Exelon Generation has entered into an agreement with GE to implement a Predix-powered suite of enterprise-wide software technologies across three fuel sources—nuclear, gas and wind. “We’re really truly digitizing all aspects of the power plant,” said Brian Hoff, director of IT, emerging technologies, for Exelon.

Hoff described the Watchtower Project, which focuses on lost MWh caused by equipment reliability and transition to condition-based monitoring at Exelon’s Byron nuclear facility in Illinois. Making proactive, data-driven decisions, Exelon has been able to reduce equipment failures and lost MWh. Exelon plans to increase the number of assets in the project at Byron and scale to additional plants in its nuclear fleet.

GE’s other launch customer, PSEG, is using GE’s software solutions to improve reliability and operational performance at multiple gas-powered plants.

A lot of wind

The Digital Power Plant is a follow-on from the Digital Wind Farm that GE launched in April. The suite of applications sitting atop GE’s Predix platform has already shown the ability to generate 20 percent more energy in a wind farm.

“We saw a need to radically re-envision wind. So we launched the Digital Wind Farm,” Bell said, describing the software-defined wind turbine. Offering more than 20 different sizes of turbine, GE is able to customize for every single pad mount. “Right off the bat, we’re able to increase wind energy by 10 percent. When we add Predix, we get another 10 percent more electricity.” That’s about $100 million in value over the life of a wind farm, Bell added.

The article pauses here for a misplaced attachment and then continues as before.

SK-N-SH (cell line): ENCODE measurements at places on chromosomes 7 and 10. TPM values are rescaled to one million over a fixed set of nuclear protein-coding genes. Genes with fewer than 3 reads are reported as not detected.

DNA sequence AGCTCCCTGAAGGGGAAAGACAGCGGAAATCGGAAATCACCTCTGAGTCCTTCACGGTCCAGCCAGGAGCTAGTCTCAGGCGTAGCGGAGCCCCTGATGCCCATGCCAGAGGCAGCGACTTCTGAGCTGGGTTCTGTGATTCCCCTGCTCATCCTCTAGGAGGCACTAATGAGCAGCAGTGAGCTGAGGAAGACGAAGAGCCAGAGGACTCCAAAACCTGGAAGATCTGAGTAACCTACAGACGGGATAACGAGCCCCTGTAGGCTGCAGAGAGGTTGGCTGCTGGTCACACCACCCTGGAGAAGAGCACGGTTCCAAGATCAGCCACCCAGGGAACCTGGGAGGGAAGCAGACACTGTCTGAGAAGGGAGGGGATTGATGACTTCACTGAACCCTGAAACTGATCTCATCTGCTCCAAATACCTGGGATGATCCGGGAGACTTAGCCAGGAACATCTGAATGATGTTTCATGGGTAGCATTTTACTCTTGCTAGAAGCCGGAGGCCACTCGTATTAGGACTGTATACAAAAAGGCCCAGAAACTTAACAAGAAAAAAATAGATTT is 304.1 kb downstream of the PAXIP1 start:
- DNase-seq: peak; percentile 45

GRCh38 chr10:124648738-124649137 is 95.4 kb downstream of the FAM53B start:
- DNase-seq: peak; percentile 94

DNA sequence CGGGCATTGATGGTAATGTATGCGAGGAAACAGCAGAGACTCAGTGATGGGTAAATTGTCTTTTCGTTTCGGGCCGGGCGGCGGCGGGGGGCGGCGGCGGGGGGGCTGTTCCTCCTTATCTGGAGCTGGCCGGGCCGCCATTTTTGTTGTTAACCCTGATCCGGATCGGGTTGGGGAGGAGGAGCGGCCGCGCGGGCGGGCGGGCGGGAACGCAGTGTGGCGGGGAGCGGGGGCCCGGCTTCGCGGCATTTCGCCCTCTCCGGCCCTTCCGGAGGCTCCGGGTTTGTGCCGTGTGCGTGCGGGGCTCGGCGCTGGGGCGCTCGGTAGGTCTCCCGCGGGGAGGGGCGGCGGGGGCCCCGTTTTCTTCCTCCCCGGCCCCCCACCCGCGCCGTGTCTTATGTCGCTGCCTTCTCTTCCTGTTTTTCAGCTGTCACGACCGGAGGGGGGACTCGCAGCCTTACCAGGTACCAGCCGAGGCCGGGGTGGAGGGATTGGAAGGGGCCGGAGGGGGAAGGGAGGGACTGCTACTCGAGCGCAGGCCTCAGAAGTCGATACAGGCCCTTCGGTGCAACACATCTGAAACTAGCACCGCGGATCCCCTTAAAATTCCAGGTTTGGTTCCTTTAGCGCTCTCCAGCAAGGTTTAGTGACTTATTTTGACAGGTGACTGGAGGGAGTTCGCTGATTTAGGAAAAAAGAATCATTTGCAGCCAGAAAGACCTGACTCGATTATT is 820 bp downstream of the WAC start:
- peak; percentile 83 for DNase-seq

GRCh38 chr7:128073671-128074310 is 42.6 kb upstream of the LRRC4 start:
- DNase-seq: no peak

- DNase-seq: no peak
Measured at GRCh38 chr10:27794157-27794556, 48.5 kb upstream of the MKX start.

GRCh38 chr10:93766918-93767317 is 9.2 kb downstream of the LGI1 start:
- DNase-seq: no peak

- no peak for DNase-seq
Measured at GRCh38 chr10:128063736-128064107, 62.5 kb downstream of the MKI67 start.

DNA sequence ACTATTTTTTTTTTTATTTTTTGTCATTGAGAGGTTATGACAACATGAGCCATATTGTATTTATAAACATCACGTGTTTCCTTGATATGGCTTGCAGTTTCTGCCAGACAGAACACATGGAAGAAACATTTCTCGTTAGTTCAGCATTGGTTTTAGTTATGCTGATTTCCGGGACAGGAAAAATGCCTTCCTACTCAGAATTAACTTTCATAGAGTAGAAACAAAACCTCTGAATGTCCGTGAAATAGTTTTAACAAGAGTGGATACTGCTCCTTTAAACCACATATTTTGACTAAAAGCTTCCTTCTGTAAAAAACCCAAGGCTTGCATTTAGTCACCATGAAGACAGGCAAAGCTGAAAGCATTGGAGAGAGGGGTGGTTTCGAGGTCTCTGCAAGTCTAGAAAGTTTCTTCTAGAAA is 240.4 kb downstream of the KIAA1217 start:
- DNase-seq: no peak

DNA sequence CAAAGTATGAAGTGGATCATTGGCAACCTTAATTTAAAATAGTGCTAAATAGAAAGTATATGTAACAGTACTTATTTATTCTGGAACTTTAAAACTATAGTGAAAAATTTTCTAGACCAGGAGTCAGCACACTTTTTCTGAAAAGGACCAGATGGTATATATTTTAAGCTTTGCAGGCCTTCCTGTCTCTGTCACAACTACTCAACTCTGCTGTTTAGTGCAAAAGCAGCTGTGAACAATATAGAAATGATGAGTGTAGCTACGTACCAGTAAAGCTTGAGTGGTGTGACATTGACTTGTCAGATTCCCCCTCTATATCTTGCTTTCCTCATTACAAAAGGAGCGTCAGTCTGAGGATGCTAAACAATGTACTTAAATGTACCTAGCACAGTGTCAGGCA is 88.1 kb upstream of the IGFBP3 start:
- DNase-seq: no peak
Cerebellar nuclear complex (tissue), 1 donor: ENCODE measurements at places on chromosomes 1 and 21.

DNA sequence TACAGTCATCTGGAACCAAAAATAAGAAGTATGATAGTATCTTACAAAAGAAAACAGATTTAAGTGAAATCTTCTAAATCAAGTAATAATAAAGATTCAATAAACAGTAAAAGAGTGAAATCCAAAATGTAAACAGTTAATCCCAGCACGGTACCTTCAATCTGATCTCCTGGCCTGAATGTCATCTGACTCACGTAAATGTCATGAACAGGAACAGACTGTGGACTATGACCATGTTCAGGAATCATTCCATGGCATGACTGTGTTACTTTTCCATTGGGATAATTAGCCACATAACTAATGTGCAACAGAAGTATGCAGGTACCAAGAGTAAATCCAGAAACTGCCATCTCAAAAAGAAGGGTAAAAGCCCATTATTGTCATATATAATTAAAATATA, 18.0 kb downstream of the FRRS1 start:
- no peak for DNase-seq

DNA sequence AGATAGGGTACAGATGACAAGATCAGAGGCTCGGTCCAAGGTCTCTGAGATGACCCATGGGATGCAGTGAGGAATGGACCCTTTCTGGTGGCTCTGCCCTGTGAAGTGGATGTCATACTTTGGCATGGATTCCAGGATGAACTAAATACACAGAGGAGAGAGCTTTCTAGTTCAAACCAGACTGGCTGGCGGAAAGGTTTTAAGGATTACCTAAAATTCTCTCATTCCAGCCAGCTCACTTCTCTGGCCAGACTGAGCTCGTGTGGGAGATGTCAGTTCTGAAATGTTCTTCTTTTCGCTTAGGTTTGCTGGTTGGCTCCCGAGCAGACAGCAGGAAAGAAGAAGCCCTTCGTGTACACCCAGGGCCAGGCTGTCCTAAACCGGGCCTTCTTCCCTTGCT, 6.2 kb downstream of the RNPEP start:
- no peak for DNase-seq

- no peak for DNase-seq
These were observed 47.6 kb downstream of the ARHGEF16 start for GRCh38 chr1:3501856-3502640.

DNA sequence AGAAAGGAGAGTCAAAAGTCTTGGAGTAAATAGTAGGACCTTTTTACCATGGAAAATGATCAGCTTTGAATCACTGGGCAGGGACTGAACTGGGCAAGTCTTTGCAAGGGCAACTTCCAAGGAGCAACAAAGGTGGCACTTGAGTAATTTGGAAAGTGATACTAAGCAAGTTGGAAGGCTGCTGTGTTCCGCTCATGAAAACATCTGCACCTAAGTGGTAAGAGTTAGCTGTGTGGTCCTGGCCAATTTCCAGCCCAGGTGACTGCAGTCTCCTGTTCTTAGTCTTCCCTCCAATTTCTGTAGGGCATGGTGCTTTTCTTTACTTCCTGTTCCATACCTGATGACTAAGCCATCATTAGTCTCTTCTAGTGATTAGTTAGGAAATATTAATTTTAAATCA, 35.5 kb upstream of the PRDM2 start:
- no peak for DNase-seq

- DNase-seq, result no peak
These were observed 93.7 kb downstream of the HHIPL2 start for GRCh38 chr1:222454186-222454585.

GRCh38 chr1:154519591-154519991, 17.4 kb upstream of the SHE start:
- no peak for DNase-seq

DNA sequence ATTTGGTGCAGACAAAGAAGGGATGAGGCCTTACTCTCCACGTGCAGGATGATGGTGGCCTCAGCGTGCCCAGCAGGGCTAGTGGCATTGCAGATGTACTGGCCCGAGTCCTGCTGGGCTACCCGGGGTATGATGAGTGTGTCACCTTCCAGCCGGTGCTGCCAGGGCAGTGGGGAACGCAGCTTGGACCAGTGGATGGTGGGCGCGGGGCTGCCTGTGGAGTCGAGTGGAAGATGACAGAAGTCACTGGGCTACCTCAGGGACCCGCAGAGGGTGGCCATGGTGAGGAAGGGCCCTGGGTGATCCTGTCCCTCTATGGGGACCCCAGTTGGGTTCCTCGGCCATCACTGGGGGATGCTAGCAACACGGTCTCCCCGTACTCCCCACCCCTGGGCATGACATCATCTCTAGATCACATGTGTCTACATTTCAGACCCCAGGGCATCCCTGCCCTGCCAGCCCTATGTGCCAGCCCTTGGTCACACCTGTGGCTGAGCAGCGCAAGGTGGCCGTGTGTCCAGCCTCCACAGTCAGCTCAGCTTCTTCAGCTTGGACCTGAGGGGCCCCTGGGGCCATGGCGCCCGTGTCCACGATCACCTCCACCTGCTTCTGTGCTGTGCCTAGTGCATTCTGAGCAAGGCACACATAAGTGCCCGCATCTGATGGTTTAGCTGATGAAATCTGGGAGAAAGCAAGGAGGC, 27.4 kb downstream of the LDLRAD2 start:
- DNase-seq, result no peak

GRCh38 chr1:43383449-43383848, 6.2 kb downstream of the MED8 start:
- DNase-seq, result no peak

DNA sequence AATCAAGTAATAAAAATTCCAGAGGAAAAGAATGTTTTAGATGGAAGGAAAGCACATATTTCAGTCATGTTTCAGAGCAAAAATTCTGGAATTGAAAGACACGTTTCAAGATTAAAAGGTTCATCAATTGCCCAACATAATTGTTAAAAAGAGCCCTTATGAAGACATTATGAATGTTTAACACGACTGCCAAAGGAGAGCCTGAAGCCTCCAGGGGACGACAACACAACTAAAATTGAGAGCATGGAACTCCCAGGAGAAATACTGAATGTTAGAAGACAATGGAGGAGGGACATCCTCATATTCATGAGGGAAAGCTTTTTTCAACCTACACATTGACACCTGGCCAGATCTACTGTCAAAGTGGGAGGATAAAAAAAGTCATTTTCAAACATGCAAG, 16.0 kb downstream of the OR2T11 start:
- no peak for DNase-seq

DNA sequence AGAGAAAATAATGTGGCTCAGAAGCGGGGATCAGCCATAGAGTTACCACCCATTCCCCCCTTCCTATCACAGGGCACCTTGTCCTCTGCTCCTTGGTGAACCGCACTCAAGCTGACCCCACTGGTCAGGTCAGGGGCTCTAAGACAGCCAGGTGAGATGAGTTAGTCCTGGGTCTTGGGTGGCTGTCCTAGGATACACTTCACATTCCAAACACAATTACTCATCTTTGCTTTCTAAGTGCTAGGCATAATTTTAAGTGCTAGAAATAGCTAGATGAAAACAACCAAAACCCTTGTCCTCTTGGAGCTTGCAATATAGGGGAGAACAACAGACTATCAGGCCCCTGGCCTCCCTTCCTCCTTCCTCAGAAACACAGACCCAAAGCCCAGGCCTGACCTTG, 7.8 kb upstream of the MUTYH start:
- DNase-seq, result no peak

Wind energy is classically very simplistic, according to Hunter Armistead, executive vice president of business development for Pattern Energy, which has assets in wind, solar and transmission energy. For Pattern’s Meikle Wind Project, GE modeled not only the wind turbine, but also the environment it would be in. Usually long blades win—really long blades on a really tall tower, Armistead said. “But GE figured out the best way to optimize their turbine in the environment we have.” That turned out to be a shorter blade on a shorter tower.

Pattern Energy now has a digital twin of its entire wind farm. “We’ll hopefully create a feedback loop so that, over time, we actually will be able to make these small improvements,” Armistead said. “It helps wind become a more stable and predictable part of the energy picture.”

“This is the kind of innovation we need to make renewables competitive and compelling,” Bell said.

About the Author

Aaron Hand | Editor-in-Chief, ProFood World

Aaron Hand has three decades of experience in B-to-B publishing with a particular focus on technology. He has been with PMMI Media Group since 2013, much of that time as Executive Editor for Automation World, where he focused on continuous process industries. Prior to joining ProFood World full time in late 2020, Aaron worked as Editor at Large for PMMI Media Group, reporting for all publications on a wide variety of industry developments, including advancements in packaging for consumer products and pharmaceuticals, food and beverage processing, and industrial automation. He took over as Editor-in-Chief of ProFood World in 2021. Aaron holds a B.A. in Journalism from Indiana University and an M.S. in Journalism from the University of Illinois.